Disegno #24



4 February 2020

Typesetters and designers have used what’s called a fleuron for centuries: a small printed flower to denote a division between sections of text. It’s more formal than a paragraph transition but less hefty than a chapter break. As I read FABULOSA!, Paul Baker’s erudite and witty chronicle of the language Polari – devised by gay British men in the first half of the 20th-century so they could communicate in secret – my eyes slithered straight past the fleurons at first. They were just wonky flower stems, I thought. But towards the end I suddenly saw the fleuron for what it really is: a teeny tiny moustache. Turning to the back cover to look at the author’s photograph it made me laugh to see that the one used repeatedly in the book is an exact replica of Baker’s own, right down to the length and angle of incline. Text, language, words and typography are artefacts just as much as kettles or bicycles, and that tiny moustache reinforces the point. Add to that the camp, capitalised title with its perky exclamation mark and the picture is complete – text is design.

Polari was designed for camouflage when homosexuality was still a crime, and FABULOSA!’s affectionate tribute to it makes for gripping social history. Baker plays the part of the warm yet occasionally stern uncle, honouring those who used Polari to communicate in secret, while sometimes telling them off for the acidity of their wit. He has a particular worry about the use of pronouns. “When gay men use she on themselves and their friends, are they parodying women in a way that borders on offensive? Are they simply complicit in their own oppression by adopting language and labels that are used in homophobic ways?” he asks. Having said that, Baker relishes the fact that so many terms for the police in Polari are feminising: “Betty Bracelets, Hilda Handcuffs, Jennifer Justice, orderly daughters, Lily Law.” Yet for all Polari’s problems and limitations – estimates suggest it has only 500 words and 40 phrases – Baker pays touching tribute to it at the end of the book. He’s researched it, taught it and sought out speakers of it for 20 years. But, as he admits, “what I didn’t realize when I started out is that they’d help me to find my own voice.” No-one knows more about Polari than Baker does. He’s preserved it, yet he in turn has been nourished by it. He’s been built by a language that was constructed to enable its users to avoid the police, the courts and the censor – Polari is both crafted and crafty.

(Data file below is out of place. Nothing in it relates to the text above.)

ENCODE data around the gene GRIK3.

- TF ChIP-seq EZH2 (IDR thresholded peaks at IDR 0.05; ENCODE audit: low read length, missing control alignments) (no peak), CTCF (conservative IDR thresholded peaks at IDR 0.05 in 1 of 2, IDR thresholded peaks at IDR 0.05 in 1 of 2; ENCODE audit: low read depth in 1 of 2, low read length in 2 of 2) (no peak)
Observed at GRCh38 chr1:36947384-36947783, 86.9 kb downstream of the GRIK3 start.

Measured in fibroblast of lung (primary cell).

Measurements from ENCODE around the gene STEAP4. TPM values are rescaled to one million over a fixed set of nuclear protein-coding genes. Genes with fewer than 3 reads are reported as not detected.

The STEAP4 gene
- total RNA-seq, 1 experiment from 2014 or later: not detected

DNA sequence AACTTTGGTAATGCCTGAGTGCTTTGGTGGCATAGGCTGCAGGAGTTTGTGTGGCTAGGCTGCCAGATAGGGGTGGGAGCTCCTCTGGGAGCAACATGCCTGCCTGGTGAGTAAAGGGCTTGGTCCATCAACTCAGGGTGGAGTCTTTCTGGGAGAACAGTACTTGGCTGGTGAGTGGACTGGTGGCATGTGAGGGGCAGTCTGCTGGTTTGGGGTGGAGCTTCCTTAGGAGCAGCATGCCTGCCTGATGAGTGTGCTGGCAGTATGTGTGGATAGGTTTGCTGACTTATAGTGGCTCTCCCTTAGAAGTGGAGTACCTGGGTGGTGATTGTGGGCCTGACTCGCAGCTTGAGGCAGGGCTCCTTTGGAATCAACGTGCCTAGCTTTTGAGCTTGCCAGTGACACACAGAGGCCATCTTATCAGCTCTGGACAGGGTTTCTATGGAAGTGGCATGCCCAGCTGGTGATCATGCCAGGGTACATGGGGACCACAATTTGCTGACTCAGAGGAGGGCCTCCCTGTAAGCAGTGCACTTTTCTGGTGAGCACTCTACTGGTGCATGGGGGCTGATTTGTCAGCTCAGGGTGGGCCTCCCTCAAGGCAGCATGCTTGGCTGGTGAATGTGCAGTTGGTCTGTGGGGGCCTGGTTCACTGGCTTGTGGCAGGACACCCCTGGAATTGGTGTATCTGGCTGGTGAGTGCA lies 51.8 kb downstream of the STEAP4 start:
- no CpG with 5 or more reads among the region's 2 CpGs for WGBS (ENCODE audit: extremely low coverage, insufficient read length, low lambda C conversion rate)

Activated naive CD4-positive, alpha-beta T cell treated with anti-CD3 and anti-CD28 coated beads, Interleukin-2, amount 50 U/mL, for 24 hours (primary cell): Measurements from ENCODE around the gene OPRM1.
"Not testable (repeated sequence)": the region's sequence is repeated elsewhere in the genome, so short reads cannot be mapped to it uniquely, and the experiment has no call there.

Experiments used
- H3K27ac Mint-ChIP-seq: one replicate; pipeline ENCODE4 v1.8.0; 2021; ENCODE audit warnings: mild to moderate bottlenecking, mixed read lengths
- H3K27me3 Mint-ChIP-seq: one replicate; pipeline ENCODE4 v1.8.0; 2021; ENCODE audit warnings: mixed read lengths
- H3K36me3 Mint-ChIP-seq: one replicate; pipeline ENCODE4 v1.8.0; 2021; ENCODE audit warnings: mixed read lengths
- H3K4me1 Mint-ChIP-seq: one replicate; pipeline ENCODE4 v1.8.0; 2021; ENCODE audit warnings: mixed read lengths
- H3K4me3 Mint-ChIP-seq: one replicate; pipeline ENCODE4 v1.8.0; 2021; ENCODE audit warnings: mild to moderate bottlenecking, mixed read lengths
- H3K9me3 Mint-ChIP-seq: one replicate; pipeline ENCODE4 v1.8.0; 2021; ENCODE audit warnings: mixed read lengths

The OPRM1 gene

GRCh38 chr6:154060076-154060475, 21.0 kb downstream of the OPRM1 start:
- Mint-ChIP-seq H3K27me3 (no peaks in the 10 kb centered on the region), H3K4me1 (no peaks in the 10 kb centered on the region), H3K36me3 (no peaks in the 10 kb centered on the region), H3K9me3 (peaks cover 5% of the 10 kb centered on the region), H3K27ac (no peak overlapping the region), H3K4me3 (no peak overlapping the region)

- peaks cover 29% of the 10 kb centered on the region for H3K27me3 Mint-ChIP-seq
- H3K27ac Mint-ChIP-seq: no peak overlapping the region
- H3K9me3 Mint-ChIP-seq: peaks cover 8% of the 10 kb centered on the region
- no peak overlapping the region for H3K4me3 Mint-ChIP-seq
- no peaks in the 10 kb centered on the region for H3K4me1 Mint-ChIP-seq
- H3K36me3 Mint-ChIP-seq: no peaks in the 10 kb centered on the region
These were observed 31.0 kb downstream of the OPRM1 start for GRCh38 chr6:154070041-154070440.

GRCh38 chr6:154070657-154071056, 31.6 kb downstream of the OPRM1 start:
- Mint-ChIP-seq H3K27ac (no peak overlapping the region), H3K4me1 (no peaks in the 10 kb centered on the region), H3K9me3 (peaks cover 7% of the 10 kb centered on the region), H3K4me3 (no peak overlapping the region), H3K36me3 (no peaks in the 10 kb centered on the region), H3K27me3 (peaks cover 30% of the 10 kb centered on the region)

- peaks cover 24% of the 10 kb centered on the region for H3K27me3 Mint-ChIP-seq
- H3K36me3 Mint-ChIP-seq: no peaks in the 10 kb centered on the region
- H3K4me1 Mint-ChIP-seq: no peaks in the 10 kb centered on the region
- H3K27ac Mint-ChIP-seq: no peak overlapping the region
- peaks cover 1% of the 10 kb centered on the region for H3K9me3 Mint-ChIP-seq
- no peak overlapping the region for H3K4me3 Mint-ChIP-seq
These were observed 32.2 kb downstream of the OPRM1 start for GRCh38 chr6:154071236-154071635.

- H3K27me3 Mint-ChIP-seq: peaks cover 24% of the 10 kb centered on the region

Polari has roots in many centuries and places. It’s a wild blend of Italian, Yiddish, Cockney rhyming slang and back slang – those backwards words so beloved by Victorian street sellers. In Polari, hair is “riah”, a nose is an “esong” and a knife an “efink”. Baker has collated impressive evidence tracing Polari back to Cant, used by criminals in the 16th to the 18th centuries. Polari also has a sprinkling of words used by Mollies in the early-18th century – men who dressed up in women’s clothing and met in Molly houses for sex. As Baker explains, Mollies had any number of words for cruising for partners and sex between men: “strolling and caterwauling, bit a blow, put the bite” and “the pleasant deed, do the story, swive, indorse”. Polari also gathered up scraps of vocabulary from the Italianate language of Parlyaree, which was first used by circus people and later by music hall performers. A picture starts to emerge that Polari is more than just a performative, hybrid tongue. It’s an assembled, constructed one too. Until homosexuality was decriminalised in 1967, gay men were routinely persecuted, punished and imprisoned. They created the language of Polari both as a shield and a weapon and, in doing so, added plenty of poisonous wit and high-camp comedy. How could you not love drag queen Lily Savage’s phrase “get that bona jarrie down the screech”? So much more interesting than “eat this delicious food.”

Baker has done more than anyone to research Polari. He’s even collaborated with the artist Joseph Richardson to design a Polari app. Shake your phone and the app generates a Polari word at random. I shook out seven words in a row to see if I could build a sentence. (I immediately discovered one of the language’s limitations: there are way more nouns than verbs.) But this is what I created from the seven words and phrases the app spat out: “Kenza Jennifer justices with nanti pots in the cupboard, fat luppers and long ogle riahs batt in sling backs.”